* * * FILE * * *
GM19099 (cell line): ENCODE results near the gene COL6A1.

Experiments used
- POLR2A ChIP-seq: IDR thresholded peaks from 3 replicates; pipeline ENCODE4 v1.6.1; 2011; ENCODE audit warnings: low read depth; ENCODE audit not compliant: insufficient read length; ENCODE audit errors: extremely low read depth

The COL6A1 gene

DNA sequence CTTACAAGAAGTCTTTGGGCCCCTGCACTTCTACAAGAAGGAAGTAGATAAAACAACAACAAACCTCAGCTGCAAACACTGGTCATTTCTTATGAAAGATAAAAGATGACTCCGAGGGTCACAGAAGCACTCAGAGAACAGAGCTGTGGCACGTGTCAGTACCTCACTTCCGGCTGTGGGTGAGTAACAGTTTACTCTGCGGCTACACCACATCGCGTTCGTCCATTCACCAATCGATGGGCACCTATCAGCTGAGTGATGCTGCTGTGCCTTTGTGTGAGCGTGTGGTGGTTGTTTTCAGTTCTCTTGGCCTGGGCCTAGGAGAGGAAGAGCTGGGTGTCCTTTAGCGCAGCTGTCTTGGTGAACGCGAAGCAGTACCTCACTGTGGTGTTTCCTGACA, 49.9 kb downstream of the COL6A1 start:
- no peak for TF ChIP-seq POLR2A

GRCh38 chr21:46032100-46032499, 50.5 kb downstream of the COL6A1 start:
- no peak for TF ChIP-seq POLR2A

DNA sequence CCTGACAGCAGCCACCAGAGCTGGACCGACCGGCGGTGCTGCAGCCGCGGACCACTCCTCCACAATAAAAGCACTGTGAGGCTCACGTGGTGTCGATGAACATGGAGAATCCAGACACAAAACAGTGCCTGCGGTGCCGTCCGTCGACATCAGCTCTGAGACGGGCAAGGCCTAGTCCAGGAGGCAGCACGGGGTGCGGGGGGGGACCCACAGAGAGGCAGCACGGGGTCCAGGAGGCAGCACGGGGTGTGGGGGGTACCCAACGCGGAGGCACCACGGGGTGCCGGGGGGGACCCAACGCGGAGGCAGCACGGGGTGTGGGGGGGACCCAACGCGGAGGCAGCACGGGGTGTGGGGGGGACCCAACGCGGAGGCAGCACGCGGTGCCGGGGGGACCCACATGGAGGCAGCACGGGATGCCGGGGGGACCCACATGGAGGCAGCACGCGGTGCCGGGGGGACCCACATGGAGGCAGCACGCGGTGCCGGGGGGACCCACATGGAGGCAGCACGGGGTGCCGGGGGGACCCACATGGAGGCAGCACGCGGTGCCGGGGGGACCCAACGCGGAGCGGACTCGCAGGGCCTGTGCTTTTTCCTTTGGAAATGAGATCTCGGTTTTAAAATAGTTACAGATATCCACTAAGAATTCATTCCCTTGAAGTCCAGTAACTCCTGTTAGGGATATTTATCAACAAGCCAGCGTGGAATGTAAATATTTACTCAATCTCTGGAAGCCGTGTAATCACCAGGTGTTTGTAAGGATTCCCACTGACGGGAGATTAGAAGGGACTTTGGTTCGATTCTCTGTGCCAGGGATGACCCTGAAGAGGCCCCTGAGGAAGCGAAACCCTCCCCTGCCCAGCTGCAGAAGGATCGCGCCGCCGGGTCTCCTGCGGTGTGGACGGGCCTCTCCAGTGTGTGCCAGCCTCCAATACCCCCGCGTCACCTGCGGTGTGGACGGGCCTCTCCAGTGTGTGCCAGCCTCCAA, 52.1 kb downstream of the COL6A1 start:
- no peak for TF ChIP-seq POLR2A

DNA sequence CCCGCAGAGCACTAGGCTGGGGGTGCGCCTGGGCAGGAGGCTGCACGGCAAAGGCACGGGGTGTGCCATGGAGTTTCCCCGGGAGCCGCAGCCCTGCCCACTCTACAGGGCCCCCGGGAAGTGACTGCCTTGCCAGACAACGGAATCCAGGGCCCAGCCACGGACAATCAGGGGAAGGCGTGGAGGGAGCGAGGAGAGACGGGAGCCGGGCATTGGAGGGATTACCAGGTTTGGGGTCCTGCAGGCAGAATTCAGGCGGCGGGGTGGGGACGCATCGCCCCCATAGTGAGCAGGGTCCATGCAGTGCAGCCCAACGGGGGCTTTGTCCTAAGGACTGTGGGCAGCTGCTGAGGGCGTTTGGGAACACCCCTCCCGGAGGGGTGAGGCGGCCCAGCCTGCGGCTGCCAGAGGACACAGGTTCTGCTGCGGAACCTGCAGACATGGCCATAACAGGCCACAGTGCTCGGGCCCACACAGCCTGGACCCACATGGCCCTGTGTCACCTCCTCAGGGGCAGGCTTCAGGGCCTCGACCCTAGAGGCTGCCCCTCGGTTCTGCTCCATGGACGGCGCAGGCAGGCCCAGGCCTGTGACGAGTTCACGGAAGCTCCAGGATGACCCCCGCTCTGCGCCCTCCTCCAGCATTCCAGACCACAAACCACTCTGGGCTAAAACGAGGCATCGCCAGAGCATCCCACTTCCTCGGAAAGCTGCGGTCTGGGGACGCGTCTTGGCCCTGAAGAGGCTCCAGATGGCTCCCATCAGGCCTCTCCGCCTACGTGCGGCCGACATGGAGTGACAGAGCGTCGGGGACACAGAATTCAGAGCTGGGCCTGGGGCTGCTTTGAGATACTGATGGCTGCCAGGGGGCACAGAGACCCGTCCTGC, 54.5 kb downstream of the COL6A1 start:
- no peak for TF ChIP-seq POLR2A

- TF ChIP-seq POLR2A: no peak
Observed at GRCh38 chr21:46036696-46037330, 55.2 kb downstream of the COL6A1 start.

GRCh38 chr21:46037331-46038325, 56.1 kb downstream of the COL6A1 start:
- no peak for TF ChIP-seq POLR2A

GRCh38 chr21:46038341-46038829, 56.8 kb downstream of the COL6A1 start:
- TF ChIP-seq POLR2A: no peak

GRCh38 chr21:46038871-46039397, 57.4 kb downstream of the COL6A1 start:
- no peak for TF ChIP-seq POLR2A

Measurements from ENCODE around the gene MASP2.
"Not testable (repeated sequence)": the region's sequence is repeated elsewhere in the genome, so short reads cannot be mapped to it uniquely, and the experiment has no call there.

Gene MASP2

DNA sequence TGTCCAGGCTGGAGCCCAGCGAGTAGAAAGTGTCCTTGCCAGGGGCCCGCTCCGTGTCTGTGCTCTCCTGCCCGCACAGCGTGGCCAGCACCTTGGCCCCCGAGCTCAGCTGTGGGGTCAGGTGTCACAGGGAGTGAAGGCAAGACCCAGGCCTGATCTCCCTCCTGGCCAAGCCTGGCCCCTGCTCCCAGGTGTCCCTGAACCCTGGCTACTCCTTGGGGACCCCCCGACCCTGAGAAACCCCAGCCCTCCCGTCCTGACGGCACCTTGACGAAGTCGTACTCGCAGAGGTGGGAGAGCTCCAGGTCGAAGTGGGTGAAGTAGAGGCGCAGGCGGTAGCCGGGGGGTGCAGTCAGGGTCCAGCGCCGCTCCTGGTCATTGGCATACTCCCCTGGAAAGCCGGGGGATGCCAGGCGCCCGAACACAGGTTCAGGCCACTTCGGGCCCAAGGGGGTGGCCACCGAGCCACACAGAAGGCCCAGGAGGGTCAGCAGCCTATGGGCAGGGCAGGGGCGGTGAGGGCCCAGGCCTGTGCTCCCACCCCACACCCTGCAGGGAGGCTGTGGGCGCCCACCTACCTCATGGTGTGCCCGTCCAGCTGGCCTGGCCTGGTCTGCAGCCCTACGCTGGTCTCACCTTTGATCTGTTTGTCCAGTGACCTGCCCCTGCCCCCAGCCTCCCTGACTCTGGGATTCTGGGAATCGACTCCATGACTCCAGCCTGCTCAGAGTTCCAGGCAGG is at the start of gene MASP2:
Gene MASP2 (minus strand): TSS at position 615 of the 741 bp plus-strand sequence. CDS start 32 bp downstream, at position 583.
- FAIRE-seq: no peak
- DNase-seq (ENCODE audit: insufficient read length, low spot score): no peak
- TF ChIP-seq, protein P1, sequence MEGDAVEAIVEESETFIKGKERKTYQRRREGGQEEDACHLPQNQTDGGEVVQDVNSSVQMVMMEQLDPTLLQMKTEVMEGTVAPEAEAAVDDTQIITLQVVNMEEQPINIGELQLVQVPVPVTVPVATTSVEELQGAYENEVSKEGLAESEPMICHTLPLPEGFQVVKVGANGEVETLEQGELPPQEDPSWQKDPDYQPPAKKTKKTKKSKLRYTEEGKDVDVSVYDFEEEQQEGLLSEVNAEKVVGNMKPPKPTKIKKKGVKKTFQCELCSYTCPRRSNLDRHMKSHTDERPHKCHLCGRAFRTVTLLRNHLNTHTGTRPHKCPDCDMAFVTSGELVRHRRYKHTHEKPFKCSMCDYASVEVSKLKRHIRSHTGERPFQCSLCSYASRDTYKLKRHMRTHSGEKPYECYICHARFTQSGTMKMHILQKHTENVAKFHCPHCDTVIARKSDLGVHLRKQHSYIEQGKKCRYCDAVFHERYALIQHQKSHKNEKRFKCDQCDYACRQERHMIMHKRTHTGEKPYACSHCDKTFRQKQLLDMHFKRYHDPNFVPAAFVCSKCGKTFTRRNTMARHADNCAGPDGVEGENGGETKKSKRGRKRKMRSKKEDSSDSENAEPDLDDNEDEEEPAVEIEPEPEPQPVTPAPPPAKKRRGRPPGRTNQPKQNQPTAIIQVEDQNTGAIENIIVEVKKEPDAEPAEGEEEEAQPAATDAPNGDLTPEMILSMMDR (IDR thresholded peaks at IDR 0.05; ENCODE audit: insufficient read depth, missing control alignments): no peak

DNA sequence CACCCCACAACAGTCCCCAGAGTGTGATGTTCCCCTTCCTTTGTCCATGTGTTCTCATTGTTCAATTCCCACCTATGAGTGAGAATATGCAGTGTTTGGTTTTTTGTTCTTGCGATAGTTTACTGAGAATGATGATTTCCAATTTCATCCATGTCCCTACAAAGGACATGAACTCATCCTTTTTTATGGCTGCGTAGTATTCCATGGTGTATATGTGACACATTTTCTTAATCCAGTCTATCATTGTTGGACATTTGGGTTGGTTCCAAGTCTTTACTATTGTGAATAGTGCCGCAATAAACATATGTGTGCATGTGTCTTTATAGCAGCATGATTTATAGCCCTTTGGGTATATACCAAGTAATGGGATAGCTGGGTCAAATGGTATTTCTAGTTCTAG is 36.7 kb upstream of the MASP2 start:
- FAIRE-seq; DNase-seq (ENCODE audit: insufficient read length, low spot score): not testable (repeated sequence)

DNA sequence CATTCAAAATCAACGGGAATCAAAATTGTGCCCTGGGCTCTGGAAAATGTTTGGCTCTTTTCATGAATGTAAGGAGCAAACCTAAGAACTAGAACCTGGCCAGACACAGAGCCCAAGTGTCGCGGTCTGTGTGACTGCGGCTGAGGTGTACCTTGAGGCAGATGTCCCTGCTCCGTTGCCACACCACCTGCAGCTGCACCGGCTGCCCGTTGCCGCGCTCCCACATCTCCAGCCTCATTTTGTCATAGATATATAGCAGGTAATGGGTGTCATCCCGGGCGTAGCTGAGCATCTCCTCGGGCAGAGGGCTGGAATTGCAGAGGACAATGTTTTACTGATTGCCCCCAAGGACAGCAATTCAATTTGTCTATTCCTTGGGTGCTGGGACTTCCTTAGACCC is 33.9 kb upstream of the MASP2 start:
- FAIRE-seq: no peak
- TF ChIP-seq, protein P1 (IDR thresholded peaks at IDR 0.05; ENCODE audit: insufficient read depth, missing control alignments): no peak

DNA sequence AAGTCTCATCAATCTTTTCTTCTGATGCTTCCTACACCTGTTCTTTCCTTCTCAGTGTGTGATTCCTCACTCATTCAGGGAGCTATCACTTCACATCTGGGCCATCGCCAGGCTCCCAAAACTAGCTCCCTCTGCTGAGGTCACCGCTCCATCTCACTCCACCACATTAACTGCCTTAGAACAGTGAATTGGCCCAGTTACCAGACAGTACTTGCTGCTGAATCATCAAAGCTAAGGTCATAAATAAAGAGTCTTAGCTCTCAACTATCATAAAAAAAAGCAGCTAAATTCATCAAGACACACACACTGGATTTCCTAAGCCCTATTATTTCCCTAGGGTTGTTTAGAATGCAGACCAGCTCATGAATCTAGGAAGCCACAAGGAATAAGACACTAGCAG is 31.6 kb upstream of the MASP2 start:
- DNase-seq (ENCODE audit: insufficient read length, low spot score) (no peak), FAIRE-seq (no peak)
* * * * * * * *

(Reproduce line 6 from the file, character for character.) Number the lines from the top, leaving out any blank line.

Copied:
- no peak for TF ChIP-seq POLR2A